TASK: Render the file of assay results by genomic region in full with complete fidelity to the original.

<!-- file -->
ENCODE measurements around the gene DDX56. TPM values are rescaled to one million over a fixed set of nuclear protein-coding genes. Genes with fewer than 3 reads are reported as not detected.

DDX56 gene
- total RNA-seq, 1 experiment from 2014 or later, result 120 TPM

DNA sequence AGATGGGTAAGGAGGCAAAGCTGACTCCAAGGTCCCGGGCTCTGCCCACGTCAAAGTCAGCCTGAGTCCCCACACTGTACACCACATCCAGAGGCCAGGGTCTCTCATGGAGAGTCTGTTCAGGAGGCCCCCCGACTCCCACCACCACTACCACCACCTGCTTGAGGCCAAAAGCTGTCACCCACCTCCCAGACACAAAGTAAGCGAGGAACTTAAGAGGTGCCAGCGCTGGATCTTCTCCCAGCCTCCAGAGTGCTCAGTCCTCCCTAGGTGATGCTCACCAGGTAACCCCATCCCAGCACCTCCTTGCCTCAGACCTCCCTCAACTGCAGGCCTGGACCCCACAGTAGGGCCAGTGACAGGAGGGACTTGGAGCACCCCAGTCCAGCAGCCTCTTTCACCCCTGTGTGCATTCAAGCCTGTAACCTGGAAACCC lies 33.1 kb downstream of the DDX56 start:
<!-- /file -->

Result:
ENCODE measurements around the gene DDX56. TPM values are rescaled to one million over a fixed set of nuclear protein-coding genes. Genes with fewer than 3 reads are reported as not detected.

DDX56 gene
- total RNA-seq, 1 experiment from 2014 or later, result 120 TPM

DNA sequence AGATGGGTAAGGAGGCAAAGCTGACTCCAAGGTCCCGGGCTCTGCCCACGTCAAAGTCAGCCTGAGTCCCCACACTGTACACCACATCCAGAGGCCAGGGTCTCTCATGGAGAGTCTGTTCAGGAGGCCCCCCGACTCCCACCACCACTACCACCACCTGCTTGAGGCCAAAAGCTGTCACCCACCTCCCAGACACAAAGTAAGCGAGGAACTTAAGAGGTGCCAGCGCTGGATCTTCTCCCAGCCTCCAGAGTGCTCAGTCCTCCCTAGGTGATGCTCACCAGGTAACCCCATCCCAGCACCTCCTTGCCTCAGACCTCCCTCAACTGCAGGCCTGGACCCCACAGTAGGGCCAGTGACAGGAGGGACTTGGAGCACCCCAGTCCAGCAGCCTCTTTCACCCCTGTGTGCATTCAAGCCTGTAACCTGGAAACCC lies 33.1 kb downstream of the DDX56 start: